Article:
Sunday, May 1, 2011

The Tutsis Role in The Genocide of 1994

The 1994 Genocide in Rwanda was one of the most awful massacres the world has ever seen.  No other genocide has matched the fast paced killings that the Hutu’s accomplished in those dreadful one hundred days.  This Genocide like most others started from a widely believed prejudice that had been passed down for generations.  There are three main ethnicities in Rwanda, the Hutu’s who were a majority in Rwanda (85%) and were more commonly short and round.  The Tutsi’s who were an elite minority (14%) and were tall, thin.  And finally the third ethnic group was the Twa, a minority of 1% they were a tribe Pygmies who were found in the forests of Rwanda. The main conflict was between the Hutu’s and the Tutsi’s and ultimately they were the two groups of people who were involved in the genocide.
This picture shows the three main ethnic groups in Rwanda.
Far left is a Tutsi, the middle is a Hutu and the far left is a Twa.
Through out history the Tutsis were always a minority in comparison to the Hutus.  They were believed to have come over from the southern highlands of Ethiopia in the 1300’s and migrated over into Rwanda as conquerors.  They were cattle herders and warrior similar to the Massai tribe in Kenya.  When they came over to Rwanda in the 1300’s they brought a new type of cow, a “hump-less” cow from the south. 
This picture shows the “hump-less”
cattle that the Tutsis brought from Ethiopia.
At the beginning, before the Belgians came to colonize Rwanda, the Tutsis and Hutus married one another and so their different biological traits varied and mixed into the generations to follow.  The stereotypical traits that each group carries can some times be very hard to distinguish.  A genocide survivor named Eric Irivuzumugable says “the truth is, it is difficult to tell who is Tutsi and who is Hutu just by outward characteristics.”    Although it may have been common for the two groups to intermarry and have relations with one another, once the Belgians came that was not only impossible but was no longer something many in either group wanted.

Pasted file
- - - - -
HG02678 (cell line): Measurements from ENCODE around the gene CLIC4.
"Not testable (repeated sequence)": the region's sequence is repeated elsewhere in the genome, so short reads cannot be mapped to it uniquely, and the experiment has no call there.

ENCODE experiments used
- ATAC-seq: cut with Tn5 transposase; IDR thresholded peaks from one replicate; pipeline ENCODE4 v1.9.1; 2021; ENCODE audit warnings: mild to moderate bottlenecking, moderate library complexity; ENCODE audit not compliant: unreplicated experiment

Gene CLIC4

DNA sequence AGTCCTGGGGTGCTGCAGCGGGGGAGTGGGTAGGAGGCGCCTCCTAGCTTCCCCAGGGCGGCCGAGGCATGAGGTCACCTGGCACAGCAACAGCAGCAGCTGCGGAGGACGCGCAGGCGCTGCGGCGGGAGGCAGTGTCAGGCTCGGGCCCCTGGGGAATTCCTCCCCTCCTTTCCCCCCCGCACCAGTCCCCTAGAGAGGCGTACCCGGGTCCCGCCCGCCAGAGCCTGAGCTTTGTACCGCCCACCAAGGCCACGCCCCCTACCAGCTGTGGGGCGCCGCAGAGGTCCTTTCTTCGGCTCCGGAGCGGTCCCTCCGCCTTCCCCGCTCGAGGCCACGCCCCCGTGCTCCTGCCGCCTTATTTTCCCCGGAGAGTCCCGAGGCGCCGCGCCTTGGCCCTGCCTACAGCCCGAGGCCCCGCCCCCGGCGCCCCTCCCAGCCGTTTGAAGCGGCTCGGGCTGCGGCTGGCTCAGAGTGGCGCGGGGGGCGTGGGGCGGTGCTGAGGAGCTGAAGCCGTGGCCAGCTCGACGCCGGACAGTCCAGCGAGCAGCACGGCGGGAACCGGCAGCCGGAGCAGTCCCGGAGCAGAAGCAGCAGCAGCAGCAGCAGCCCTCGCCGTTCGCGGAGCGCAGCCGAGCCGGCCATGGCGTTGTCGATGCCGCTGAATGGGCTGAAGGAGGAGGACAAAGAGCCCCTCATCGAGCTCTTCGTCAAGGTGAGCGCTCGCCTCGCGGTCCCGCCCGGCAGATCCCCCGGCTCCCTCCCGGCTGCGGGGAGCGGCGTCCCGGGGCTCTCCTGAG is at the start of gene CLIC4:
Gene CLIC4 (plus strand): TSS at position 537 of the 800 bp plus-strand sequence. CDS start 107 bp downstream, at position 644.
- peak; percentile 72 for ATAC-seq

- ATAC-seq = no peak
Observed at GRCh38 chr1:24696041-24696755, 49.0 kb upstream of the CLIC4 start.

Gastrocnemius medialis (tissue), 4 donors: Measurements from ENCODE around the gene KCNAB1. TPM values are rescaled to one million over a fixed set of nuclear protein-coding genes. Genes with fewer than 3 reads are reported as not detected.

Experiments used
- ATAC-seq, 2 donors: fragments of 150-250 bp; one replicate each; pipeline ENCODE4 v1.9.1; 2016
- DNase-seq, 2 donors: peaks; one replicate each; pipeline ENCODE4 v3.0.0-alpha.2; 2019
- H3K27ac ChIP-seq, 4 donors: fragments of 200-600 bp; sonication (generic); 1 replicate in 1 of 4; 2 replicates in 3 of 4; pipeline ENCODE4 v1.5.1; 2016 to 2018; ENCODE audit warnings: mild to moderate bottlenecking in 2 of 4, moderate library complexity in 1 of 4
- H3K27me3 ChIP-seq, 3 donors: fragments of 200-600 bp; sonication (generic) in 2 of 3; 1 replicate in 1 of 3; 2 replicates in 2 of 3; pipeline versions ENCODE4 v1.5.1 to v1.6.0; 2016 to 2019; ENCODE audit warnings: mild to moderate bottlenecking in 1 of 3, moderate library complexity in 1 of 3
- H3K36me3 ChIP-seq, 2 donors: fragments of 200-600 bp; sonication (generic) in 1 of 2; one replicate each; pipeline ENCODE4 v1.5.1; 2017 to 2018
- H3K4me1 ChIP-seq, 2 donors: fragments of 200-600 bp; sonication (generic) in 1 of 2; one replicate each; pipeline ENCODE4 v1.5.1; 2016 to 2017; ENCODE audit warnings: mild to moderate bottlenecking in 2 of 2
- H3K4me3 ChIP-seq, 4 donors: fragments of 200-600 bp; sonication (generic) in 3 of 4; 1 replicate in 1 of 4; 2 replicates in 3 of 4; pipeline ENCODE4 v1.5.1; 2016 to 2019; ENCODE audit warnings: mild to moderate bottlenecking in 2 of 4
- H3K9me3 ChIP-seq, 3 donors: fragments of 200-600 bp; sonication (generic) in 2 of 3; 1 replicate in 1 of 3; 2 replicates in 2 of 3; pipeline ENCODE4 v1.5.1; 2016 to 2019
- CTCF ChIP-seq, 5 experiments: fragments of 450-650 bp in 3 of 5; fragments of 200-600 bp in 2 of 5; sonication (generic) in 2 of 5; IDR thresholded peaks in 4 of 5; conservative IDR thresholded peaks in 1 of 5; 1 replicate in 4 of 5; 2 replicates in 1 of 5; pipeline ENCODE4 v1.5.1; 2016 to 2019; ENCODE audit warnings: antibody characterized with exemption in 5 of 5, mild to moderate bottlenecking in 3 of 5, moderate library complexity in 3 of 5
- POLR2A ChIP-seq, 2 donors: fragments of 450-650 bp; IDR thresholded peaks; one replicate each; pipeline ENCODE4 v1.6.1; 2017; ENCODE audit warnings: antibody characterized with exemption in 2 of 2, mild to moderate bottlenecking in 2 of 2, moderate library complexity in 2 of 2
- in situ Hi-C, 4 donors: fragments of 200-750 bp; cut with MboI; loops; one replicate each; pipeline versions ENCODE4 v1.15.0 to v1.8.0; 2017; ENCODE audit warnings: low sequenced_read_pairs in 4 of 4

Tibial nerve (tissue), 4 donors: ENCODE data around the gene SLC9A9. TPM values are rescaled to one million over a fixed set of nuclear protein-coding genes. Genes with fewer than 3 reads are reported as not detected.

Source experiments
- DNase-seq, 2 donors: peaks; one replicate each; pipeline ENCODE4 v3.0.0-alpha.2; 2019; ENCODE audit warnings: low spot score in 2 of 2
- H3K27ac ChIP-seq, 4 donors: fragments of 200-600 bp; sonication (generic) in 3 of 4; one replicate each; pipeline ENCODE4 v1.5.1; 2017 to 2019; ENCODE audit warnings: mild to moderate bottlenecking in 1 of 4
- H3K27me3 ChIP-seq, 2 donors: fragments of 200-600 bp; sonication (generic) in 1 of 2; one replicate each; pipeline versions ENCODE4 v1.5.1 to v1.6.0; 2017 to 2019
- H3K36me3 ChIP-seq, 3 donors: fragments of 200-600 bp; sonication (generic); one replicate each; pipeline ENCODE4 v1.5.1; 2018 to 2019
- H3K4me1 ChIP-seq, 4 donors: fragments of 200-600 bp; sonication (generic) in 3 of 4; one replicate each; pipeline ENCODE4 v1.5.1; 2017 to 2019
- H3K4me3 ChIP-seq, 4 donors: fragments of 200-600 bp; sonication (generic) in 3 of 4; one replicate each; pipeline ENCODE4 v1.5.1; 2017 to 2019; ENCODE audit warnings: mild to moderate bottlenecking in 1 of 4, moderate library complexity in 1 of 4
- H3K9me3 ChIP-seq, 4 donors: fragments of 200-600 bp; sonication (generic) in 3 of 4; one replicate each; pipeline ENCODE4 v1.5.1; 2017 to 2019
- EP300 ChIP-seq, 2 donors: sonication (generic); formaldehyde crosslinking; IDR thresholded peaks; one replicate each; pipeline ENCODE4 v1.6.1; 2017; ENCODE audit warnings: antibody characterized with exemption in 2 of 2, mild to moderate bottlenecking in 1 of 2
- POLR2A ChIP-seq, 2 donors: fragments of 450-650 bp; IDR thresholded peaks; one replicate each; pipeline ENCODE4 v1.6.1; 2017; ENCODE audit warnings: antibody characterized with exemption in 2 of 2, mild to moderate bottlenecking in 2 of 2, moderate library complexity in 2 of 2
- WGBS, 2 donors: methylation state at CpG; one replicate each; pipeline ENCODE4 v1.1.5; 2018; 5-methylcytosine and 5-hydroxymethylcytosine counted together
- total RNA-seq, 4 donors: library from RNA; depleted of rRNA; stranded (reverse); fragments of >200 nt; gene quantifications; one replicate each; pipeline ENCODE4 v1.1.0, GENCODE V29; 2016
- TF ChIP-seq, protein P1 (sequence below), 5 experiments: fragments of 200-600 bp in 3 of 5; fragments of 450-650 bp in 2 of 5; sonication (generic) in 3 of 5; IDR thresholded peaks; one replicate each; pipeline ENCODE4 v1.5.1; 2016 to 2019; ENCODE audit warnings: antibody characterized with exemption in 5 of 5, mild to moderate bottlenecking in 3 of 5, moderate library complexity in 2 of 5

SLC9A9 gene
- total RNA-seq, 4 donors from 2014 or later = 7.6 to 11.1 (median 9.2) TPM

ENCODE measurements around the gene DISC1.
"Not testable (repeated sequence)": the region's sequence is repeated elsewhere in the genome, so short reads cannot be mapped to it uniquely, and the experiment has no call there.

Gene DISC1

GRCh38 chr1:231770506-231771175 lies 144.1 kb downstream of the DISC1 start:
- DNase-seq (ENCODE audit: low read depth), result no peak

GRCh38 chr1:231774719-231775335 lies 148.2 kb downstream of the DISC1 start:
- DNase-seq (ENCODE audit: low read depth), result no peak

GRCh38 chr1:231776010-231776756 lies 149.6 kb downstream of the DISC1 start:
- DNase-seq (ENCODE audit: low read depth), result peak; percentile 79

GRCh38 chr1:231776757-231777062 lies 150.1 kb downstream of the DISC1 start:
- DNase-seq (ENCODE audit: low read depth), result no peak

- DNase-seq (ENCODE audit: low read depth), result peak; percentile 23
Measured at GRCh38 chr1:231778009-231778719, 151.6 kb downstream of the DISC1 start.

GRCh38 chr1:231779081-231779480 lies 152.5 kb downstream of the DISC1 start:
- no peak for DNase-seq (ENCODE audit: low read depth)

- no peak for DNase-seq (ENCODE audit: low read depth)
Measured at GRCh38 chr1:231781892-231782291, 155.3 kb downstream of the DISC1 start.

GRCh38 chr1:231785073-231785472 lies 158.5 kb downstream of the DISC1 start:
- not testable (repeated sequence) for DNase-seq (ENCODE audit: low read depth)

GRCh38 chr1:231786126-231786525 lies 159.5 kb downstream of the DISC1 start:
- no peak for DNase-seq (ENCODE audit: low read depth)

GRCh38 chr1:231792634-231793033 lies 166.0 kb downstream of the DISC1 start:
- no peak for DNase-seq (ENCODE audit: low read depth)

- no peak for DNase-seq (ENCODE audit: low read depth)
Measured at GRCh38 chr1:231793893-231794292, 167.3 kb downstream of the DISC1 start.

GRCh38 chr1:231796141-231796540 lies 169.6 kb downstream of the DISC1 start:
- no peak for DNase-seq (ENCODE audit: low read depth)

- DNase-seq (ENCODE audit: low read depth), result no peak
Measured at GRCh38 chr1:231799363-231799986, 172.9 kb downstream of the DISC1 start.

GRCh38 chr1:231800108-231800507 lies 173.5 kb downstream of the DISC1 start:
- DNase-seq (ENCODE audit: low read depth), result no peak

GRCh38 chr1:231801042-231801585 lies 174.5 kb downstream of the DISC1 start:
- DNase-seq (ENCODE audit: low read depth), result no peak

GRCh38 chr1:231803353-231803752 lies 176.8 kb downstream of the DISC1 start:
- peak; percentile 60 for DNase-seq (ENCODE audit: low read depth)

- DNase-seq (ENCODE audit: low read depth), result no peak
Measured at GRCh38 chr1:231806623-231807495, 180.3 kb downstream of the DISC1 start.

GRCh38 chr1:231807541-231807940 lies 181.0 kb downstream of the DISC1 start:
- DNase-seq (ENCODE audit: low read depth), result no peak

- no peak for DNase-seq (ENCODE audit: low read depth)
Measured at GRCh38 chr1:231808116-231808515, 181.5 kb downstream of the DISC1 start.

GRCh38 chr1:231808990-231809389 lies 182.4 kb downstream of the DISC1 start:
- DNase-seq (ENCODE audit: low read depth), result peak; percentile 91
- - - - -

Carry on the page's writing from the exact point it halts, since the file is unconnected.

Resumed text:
The Belgian colonists arrived in Rwanda in 1916.  And the way that they colonized Rwanda created unnecessary social and tribal differences between the Hutus and the Tutsis.  One of the main factors of this are the identity cards created by the Belgians.  These cards were used to classify the people according to their ethnicities.  The two groups were distinguished by their nose size, their height and their eye type. The number of cattle they owned also distinguished them.
This is a picture of an identity card. 
This is a picture of a Rwandan having his nose
 measured in order to distinguish his ethnicity.
The Belgians always had considered the Tutsi’s more favorable because they thought they were more “white” and were more capable of being rulers than the Hutus.  And for the next forty-six years of their rule they provided the Tutsis with more opportunities then the Hutus. Giving them better jobs, education and places in the government.  This of course angered the Hutus, and hatred towards the Tutsis began to bubble up.  Even when the Rwandans got independents from the Belgians in 1962, the Tutsis remained at the head of government in both Rwanda and Burundi.   
This picture shows early Tutsi leaders in Rwanda
     On June 6th 1994 the Tutsi president Jouenal Habyariman’s plane was shot down above the Kigome airport and he was killed along with a few other colleagues.  This was a climax in the Hutu and Tutsi conflict.  After this major event, the genocide lasting three months began.  It is not to say this event was the only thing that triggered the genocide, but it was in fact the tipping point.  Today it is still a mystery as to who shot down the president’s plane but it is suspected that either Paul Kigame and his close associates or Hutu extremists caused these deaths.            
During this one hundred day period mass murders broke out among Hutu and Tutsi neighbors and full villages were being killed off.  No matter what age, sex or economic standing, the only thing that mattered was weather or not you were a Tutsi, and if you were, you would most likely be killed. Hutu citizens were told through Hutu extremist radio and from other Hutus around them to wipe out any moderate Hutu and Tutsi that they lay their eyes on.  They were told it was their duty because the Tutsis were their enemies.  Most if not all of the genocide was carried out by hand.  Hutus used machetes and clubs to mutate and slaughter any Tutsi or moderate Hutu they could find.